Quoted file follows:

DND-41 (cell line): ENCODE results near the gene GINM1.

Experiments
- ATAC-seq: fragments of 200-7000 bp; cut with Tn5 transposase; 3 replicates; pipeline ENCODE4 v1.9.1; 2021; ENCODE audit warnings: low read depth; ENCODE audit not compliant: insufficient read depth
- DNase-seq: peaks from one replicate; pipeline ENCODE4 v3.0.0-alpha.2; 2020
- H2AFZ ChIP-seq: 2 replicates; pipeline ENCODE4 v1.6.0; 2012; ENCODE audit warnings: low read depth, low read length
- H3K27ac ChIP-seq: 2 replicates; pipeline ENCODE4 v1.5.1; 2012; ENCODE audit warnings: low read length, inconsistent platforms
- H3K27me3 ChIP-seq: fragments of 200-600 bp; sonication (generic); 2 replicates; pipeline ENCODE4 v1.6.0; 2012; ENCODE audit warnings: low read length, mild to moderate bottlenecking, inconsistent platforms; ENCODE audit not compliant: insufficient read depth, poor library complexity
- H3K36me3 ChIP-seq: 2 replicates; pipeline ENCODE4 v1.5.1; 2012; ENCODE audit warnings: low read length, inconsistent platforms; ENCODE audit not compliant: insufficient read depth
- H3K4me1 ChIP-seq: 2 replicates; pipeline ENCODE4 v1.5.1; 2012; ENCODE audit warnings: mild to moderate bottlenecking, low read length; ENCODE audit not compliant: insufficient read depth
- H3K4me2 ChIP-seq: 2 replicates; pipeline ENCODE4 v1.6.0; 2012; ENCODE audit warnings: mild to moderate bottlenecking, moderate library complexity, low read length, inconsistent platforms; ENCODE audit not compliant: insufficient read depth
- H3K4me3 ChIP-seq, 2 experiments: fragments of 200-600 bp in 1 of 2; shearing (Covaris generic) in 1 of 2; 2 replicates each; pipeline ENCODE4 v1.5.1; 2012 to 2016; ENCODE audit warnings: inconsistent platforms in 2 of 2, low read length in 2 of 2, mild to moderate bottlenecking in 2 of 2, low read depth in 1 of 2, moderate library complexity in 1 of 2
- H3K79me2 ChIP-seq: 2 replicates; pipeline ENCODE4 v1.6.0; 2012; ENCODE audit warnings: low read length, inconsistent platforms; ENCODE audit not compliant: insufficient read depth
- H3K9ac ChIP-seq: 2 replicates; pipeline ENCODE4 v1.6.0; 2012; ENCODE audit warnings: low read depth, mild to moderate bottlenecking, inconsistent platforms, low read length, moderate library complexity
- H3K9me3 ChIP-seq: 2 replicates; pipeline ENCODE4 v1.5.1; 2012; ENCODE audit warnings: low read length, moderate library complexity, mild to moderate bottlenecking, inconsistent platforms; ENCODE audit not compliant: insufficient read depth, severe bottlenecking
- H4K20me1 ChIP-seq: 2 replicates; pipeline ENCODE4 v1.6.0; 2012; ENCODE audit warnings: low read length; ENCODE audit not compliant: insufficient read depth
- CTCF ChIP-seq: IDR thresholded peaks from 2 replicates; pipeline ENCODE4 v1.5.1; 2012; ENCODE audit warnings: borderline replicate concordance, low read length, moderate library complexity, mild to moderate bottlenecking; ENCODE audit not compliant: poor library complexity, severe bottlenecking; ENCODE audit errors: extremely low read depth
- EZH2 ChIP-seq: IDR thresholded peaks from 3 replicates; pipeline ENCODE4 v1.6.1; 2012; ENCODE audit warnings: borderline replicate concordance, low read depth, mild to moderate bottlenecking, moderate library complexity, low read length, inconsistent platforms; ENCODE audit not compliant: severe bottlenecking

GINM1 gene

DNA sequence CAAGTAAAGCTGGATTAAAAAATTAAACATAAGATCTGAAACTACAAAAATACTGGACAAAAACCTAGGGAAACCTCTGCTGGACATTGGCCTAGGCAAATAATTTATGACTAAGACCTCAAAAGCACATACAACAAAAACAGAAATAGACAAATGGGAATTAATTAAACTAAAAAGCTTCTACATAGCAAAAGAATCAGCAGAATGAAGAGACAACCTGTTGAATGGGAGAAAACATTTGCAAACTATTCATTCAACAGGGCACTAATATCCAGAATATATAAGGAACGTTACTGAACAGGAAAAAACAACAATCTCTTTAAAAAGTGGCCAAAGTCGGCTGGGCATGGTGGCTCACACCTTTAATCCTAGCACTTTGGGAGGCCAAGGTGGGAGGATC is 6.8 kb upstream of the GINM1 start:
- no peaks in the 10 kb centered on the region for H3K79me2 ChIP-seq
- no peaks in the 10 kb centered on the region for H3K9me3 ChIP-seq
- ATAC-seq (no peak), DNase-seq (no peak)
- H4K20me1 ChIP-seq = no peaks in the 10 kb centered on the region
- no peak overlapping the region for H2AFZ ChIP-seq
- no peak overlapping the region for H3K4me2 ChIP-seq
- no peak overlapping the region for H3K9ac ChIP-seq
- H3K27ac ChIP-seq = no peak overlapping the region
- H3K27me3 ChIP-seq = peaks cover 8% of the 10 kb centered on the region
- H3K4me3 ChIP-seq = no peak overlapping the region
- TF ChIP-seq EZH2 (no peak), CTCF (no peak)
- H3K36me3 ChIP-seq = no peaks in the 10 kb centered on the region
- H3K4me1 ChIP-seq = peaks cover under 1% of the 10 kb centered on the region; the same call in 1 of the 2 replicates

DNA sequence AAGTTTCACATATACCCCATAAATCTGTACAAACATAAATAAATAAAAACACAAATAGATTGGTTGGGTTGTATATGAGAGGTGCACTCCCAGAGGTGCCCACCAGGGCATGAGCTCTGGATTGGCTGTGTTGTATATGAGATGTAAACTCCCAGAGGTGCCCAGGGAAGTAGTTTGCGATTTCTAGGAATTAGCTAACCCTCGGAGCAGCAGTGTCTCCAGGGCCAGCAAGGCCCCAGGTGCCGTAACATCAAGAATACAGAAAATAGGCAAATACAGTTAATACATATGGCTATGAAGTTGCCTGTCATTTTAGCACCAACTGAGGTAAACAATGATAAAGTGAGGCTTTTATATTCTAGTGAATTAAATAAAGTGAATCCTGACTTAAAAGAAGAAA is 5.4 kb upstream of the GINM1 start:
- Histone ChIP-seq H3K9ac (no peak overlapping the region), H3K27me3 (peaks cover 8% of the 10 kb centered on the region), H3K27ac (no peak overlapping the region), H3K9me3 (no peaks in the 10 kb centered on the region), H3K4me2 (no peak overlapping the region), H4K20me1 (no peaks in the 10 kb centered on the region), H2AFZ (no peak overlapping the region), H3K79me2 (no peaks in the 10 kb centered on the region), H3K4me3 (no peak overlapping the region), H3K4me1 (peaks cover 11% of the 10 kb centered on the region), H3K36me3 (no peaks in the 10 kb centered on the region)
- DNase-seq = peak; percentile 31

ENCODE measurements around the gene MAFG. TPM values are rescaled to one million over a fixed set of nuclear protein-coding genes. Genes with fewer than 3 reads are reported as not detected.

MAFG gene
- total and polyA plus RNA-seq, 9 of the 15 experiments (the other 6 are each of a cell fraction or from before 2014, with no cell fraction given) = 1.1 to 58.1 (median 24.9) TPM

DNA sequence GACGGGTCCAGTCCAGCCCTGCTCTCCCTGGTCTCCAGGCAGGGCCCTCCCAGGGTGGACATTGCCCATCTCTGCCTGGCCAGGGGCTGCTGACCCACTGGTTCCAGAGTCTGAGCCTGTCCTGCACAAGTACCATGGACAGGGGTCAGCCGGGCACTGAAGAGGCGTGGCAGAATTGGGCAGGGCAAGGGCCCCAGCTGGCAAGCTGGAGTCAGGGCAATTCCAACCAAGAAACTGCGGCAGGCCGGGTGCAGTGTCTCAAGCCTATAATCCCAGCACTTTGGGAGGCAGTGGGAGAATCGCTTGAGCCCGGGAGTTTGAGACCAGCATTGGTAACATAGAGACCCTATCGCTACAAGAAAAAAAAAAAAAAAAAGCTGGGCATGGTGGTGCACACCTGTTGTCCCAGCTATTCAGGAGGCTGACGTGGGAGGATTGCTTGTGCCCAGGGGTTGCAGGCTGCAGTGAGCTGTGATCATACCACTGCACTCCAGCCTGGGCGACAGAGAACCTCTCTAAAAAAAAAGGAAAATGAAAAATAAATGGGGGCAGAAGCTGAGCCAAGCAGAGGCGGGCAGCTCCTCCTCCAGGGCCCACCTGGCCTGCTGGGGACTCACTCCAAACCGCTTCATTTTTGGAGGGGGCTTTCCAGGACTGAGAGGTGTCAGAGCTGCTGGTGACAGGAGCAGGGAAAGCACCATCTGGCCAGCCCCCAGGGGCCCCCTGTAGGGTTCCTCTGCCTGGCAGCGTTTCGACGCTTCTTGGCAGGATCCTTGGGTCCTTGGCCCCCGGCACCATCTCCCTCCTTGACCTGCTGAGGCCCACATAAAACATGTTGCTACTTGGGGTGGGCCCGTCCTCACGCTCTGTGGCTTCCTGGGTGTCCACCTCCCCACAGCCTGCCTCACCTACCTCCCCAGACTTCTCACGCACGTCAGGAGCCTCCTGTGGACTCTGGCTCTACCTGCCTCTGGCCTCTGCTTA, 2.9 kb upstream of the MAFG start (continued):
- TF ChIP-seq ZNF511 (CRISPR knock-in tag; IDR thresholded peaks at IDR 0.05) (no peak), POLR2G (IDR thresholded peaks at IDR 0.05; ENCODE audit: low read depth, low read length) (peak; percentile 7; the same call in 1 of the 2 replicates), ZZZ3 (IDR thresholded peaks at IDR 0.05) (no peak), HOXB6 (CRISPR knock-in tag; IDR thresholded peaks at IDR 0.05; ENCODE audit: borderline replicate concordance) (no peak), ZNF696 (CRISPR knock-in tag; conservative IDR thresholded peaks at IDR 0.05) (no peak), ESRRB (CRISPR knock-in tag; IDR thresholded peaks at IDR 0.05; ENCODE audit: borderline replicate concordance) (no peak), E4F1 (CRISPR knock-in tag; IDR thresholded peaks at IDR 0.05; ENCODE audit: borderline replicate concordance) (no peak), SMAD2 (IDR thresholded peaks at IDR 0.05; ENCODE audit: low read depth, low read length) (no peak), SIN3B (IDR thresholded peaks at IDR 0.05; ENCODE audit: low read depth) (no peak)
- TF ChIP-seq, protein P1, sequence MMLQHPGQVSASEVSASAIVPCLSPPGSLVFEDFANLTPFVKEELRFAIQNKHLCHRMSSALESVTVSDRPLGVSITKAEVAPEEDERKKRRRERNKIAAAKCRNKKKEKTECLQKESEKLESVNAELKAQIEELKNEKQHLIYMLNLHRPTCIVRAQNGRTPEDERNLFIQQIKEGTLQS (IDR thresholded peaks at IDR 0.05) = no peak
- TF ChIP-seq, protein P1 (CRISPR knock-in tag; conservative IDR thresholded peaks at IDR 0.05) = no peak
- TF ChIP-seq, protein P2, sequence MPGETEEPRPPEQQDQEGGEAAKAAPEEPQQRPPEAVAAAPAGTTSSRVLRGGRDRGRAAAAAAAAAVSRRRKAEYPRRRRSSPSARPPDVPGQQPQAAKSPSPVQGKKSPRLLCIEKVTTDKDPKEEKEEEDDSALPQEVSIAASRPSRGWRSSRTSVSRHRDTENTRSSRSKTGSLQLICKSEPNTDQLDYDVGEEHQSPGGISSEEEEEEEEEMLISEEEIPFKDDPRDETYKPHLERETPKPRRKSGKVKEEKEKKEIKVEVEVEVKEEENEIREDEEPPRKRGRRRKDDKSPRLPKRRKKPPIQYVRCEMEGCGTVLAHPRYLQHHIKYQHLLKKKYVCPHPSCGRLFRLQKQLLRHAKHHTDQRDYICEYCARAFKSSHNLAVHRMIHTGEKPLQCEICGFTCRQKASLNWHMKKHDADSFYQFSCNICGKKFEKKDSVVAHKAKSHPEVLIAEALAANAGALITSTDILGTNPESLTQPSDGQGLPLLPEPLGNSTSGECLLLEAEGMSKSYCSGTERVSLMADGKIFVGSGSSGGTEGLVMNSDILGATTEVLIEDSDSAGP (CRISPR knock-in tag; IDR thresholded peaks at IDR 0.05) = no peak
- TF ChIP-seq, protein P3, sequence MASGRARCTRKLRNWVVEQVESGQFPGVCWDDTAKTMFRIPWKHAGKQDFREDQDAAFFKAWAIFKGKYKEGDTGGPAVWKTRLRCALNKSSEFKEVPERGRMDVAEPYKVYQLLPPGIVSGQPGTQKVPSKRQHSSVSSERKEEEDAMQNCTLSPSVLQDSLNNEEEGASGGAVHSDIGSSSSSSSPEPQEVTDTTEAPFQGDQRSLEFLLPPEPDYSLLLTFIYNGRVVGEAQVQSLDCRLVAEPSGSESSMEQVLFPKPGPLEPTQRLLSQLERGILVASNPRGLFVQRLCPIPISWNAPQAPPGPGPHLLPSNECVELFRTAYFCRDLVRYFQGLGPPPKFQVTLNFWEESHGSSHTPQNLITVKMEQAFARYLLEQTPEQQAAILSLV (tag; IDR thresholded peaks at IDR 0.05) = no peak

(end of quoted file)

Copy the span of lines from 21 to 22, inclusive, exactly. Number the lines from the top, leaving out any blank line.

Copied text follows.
- no peaks in the 10 kb centered on the region for H3K9me3 ChIP-seq
- ATAC-seq (no peak), DNase-seq (no peak)